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[casi] Iraqi Oil

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Read the small print: the US wants to privatise Iraq's oil

No one here believes this is a humanitarian war

Jonathan Steele in Damascus
Monday March 31, 2003
The Guardian <>

In this highly politicised city where anger over the invasion of Iraq
alternates with pride in the resistance, there is one sure way to
lighten the mood. Suggest that George Bush and Tony Blair launched their
war because of Saddam Hussein's suspected weapons of mass destruction.
Hoots of derision all round. Whether they are Syrians or members of the
huge Iraqi exile community, everyone here believes this is a war for
oil. In nearby Jordan and across the Arab world the view is the same.

Some suggest a second motive - Washington's desire to strengthen Israel.
Under one theory US hawks want to break Iraq into several statelets and
then do the same with Saudi Arabia, to confirm the Zionist state as the
region's superpower. Others cite Donald Rumsfeld's recent comments about
Iran and Syria as proof that war on Iraq is designed to frighten its
neighbours, who happen to be the leading radicals in the anti-Zionist

Oil is the war aim on which all Arabs agree. While the Palestinian
intifada is resistance to old-fashioned colonialism with its seizure and
settlement of other people's land, they see the Iraqi intifada as
popular defence against a more modern phenomenon. Washington does not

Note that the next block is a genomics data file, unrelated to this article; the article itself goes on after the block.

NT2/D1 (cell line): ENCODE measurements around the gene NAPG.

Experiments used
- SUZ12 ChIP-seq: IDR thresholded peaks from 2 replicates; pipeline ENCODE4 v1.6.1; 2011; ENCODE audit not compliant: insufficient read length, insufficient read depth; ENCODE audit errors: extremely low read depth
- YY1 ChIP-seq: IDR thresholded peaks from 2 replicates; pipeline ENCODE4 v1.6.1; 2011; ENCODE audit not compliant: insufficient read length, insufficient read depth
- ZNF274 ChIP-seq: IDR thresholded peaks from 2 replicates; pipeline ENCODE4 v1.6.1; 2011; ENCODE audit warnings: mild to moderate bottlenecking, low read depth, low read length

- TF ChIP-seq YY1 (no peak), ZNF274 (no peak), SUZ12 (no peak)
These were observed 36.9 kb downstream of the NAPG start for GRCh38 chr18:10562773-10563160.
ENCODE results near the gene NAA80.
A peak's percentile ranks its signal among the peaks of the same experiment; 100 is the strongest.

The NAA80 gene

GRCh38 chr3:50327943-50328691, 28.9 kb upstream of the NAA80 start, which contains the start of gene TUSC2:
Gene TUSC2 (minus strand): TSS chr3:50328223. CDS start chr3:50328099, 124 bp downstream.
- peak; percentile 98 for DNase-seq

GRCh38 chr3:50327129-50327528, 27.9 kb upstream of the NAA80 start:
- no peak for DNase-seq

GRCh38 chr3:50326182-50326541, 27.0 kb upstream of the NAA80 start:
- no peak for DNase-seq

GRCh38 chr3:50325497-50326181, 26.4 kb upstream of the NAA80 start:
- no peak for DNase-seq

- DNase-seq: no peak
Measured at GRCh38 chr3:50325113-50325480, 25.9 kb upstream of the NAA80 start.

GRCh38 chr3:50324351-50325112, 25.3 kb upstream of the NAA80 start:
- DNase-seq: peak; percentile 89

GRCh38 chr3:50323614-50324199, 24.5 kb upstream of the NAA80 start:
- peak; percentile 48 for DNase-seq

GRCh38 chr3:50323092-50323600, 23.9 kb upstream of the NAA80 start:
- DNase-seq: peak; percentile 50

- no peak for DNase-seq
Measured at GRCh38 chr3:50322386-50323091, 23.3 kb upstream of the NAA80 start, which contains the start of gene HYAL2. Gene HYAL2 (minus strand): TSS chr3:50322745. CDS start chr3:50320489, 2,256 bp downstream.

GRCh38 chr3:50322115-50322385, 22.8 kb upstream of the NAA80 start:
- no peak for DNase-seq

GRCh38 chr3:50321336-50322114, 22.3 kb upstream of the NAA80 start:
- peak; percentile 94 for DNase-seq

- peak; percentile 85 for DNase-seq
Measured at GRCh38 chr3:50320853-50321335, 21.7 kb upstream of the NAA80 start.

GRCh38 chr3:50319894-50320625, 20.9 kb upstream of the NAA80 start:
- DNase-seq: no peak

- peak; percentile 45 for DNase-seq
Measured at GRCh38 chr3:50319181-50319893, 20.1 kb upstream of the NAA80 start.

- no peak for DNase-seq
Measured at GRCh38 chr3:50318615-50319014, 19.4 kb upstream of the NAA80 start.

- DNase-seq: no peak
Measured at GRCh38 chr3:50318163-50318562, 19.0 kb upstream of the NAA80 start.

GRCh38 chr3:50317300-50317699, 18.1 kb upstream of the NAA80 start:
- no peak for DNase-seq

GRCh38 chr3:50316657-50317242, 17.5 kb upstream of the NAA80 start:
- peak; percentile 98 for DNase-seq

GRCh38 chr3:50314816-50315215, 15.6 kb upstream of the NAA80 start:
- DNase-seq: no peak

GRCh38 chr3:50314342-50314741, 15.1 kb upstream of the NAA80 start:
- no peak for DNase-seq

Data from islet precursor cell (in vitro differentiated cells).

need to settle Iraqi land, but it does want military bases and control
of oil.

Many Arabs already define this neo-colonial war as a historic turning
point which might have as profound an effect on the Arab psyche as
September 11 did on Americans. Arabs have long been accustomed to seeing
Israeli tanks running rampant. Now the puppet-master, arrogant and
unashamed, has sent his helicopter gunships and armoured vehicles to
Arab soil.

The US has mounted numerous coups in the Middle East to topple regimes
in Egypt, Iran and Iraq itself. It has used crises, like the last Gulf
war, to gain temporary bases and make them permanent. In Lebanon it once
shelled an Arab capital and landed several hundred marines. But never
before has it sent a vast army to change an Arab government. Even in
Latin America, in two centuries of US hegemony, Washington has never
dared to mount a full-scale invasion to overthrow a ruler in a major
country. Its interventions in the Caribbean and Central America from
1898 to 1990 were against weak opponents in small states. Three years
into the new millennium, the enormity of the shift and the impact of the
spectacle on Arab television viewers cannot be over-estimated. Is it an
image of the past or future, they ask, a one-off throw-back to Vietnam
or a taste of things to come?

Blair sensed Arab suspicions about the fate of Iraq's oil when he
persuaded Bush at their Azores summit to produce a "vision for Iraq"
which pledged to protect its natural resources (they shrank from using
the O word) as a "national asset of and for the Iraqi people". No
neo-colonialism here.

Unfortunately, the small print is different, as could be expected from
an administration run by oilmen. Leaks from the state department's
"future of Iraq" office show Washington plans to privatise the Iraqi
economy and particularly the state-owned national oil company. Experts
on its energy panel want to start with "downstream" assets like retail